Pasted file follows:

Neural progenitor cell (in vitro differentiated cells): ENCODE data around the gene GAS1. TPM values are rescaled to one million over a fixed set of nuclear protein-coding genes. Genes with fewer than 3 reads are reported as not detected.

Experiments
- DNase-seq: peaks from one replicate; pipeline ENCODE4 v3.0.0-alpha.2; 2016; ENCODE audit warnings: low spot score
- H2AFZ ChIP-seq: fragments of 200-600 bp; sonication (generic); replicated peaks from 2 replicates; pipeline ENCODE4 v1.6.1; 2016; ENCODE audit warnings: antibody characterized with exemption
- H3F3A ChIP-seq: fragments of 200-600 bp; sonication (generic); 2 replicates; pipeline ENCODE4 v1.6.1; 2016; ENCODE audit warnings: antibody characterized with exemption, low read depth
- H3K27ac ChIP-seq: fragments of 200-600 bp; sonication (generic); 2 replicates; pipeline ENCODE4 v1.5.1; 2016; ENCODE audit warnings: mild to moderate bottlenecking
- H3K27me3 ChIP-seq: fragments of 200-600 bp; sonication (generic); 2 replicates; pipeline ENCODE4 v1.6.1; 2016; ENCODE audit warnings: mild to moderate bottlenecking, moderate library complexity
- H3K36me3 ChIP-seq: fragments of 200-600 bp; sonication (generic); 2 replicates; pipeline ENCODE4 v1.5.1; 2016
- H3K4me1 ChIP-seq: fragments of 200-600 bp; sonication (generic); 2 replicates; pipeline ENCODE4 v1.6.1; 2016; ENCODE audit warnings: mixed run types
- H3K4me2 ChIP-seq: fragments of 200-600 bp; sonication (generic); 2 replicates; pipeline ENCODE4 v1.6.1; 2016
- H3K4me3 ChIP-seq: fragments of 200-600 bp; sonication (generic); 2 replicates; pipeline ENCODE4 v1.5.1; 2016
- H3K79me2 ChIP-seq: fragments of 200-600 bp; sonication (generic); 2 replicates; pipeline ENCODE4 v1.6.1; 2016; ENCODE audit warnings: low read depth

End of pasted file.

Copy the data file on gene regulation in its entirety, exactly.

Neural progenitor cell (in vitro differentiated cells): ENCODE data around the gene GAS1. TPM values are rescaled to one million over a fixed set of nuclear protein-coding genes. Genes with fewer than 3 reads are reported as not detected.

Experiments
- DNase-seq: peaks from one replicate; pipeline ENCODE4 v3.0.0-alpha.2; 2016; ENCODE audit warnings: low spot score
- H2AFZ ChIP-seq: fragments of 200-600 bp; sonication (generic); replicated peaks from 2 replicates; pipeline ENCODE4 v1.6.1; 2016; ENCODE audit warnings: antibody characterized with exemption
- H3F3A ChIP-seq: fragments of 200-600 bp; sonication (generic); 2 replicates; pipeline ENCODE4 v1.6.1; 2016; ENCODE audit warnings: antibody characterized with exemption, low read depth
- H3K27ac ChIP-seq: fragments of 200-600 bp; sonication (generic); 2 replicates; pipeline ENCODE4 v1.5.1; 2016; ENCODE audit warnings: mild to moderate bottlenecking
- H3K27me3 ChIP-seq: fragments of 200-600 bp; sonication (generic); 2 replicates; pipeline ENCODE4 v1.6.1; 2016; ENCODE audit warnings: mild to moderate bottlenecking, moderate library complexity
- H3K36me3 ChIP-seq: fragments of 200-600 bp; sonication (generic); 2 replicates; pipeline ENCODE4 v1.5.1; 2016
- H3K4me1 ChIP-seq: fragments of 200-600 bp; sonication (generic); 2 replicates; pipeline ENCODE4 v1.6.1; 2016; ENCODE audit warnings: mixed run types
- H3K4me2 ChIP-seq: fragments of 200-600 bp; sonication (generic); 2 replicates; pipeline ENCODE4 v1.6.1; 2016
- H3K4me3 ChIP-seq: fragments of 200-600 bp; sonication (generic); 2 replicates; pipeline ENCODE4 v1.5.1; 2016
- H3K79me2 ChIP-seq: fragments of 200-600 bp; sonication (generic); 2 replicates; pipeline ENCODE4 v1.6.1; 2016; ENCODE audit warnings: low read depth